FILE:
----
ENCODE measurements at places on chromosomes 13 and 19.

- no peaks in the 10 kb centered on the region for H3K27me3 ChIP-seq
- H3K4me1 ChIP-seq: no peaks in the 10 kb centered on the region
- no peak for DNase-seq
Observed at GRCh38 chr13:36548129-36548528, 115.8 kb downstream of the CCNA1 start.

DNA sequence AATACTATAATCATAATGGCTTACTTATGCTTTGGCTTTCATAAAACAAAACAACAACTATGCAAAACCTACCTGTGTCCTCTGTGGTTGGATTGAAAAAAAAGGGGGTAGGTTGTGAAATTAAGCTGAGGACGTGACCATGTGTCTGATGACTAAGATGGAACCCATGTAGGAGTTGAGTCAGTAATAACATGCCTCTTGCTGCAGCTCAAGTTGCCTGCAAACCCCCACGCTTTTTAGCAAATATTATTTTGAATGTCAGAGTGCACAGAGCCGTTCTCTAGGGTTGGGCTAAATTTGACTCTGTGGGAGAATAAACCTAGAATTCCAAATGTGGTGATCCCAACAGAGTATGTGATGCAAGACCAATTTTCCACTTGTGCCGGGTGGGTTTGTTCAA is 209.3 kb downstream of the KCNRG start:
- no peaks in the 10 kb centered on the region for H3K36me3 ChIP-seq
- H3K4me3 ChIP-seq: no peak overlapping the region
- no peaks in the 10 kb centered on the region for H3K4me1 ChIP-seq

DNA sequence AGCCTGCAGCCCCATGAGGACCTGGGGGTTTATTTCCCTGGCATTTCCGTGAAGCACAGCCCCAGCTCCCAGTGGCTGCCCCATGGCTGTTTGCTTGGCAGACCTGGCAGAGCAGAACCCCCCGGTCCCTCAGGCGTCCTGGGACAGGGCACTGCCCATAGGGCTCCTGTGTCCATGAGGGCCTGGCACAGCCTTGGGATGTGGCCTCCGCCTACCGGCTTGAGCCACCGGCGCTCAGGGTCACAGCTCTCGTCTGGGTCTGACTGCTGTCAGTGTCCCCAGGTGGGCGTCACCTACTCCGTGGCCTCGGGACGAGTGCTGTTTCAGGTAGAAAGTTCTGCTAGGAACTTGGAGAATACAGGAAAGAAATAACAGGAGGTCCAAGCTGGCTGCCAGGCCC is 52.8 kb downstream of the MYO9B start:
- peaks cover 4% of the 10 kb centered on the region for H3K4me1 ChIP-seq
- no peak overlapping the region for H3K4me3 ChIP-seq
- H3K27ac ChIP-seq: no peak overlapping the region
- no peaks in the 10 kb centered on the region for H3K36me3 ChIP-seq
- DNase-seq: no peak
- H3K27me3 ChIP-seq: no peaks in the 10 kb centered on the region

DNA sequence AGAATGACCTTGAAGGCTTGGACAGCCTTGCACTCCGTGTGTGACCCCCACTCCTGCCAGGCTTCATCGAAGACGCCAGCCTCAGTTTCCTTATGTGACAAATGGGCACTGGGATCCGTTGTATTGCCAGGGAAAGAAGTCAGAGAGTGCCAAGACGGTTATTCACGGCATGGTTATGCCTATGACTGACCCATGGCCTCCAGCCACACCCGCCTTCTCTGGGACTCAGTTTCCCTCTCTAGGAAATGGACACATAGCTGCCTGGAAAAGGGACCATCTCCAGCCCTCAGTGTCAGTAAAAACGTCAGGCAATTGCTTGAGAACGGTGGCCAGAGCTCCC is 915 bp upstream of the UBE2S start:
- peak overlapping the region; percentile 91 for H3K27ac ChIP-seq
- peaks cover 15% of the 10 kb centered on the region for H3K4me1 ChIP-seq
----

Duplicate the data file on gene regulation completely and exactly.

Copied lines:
ENCODE measurements at places on chromosomes 13 and 19.

- no peaks in the 10 kb centered on the region for H3K27me3 ChIP-seq
- H3K4me1 ChIP-seq: no peaks in the 10 kb centered on the region
- no peak for DNase-seq
Observed at GRCh38 chr13:36548129-36548528, 115.8 kb downstream of the CCNA1 start.

DNA sequence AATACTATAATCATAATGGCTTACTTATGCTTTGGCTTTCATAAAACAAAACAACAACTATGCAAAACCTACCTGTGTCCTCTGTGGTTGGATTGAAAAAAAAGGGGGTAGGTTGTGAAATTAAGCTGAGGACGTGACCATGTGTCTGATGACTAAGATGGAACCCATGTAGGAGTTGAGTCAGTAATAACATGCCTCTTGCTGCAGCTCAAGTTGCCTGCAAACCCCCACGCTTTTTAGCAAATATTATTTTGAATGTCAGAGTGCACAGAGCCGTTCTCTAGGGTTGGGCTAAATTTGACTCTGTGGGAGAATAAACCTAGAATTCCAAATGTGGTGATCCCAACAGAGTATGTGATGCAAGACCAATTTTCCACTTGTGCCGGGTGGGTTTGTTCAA is 209.3 kb downstream of the KCNRG start:
- no peaks in the 10 kb centered on the region for H3K36me3 ChIP-seq
- H3K4me3 ChIP-seq: no peak overlapping the region
- no peaks in the 10 kb centered on the region for H3K4me1 ChIP-seq

DNA sequence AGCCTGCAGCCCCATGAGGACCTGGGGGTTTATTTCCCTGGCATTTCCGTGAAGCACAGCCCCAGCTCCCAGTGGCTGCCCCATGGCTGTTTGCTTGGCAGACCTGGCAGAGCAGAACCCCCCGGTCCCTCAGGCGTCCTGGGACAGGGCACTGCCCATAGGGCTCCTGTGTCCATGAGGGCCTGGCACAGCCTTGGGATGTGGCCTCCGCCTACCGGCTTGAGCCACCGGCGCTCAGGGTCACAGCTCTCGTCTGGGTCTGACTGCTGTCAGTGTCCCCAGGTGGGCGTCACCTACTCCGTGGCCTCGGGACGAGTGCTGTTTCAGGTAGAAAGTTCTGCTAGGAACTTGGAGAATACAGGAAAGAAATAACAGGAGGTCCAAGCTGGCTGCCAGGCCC is 52.8 kb downstream of the MYO9B start:
- peaks cover 4% of the 10 kb centered on the region for H3K4me1 ChIP-seq
- no peak overlapping the region for H3K4me3 ChIP-seq
- H3K27ac ChIP-seq: no peak overlapping the region
- no peaks in the 10 kb centered on the region for H3K36me3 ChIP-seq
- DNase-seq: no peak
- H3K27me3 ChIP-seq: no peaks in the 10 kb centered on the region

DNA sequence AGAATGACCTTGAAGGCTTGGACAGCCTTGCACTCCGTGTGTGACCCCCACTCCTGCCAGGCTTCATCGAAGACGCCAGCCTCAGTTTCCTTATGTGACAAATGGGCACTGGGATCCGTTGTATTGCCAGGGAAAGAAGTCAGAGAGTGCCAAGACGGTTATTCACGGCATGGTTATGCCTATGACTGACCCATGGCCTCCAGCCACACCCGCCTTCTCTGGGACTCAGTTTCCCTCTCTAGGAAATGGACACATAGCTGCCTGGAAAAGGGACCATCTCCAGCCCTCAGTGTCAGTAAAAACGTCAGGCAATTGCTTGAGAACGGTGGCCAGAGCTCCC is 915 bp upstream of the UBE2S start:
- peak overlapping the region; percentile 91 for H3K27ac ChIP-seq
- peaks cover 15% of the 10 kb centered on the region for H3K4me1 ChIP-seq